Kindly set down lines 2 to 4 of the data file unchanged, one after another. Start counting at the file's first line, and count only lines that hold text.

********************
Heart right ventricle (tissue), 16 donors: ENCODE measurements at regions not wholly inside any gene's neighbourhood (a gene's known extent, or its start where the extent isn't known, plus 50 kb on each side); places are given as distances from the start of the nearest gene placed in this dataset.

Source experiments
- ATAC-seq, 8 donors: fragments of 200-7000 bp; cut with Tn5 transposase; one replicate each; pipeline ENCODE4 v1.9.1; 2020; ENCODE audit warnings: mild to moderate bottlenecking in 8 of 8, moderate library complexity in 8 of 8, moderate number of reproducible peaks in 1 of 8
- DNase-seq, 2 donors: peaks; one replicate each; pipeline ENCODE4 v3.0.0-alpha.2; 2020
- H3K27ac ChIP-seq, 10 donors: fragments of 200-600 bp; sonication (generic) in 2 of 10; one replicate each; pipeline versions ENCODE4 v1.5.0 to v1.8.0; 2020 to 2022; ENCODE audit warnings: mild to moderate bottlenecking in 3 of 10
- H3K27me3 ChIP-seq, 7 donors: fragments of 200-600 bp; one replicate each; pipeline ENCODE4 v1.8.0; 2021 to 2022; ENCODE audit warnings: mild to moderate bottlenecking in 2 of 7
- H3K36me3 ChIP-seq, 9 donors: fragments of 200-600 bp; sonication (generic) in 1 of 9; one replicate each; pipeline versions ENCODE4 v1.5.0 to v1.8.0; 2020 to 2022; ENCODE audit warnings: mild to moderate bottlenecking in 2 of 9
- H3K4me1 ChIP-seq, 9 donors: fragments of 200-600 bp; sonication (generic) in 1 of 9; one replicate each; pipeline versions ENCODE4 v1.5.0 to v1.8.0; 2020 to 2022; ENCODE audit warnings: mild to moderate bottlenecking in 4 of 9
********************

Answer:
Source experiments
- ATAC-seq, 8 donors: fragments of 200-7000 bp; cut with Tn5 transposase; one replicate each; pipeline ENCODE4 v1.9.1; 2020; ENCODE audit warnings: mild to moderate bottlenecking in 8 of 8, moderate library complexity in 8 of 8, moderate number of reproducible peaks in 1 of 8
- DNase-seq, 2 donors: peaks; one replicate each; pipeline ENCODE4 v3.0.0-alpha.2; 2020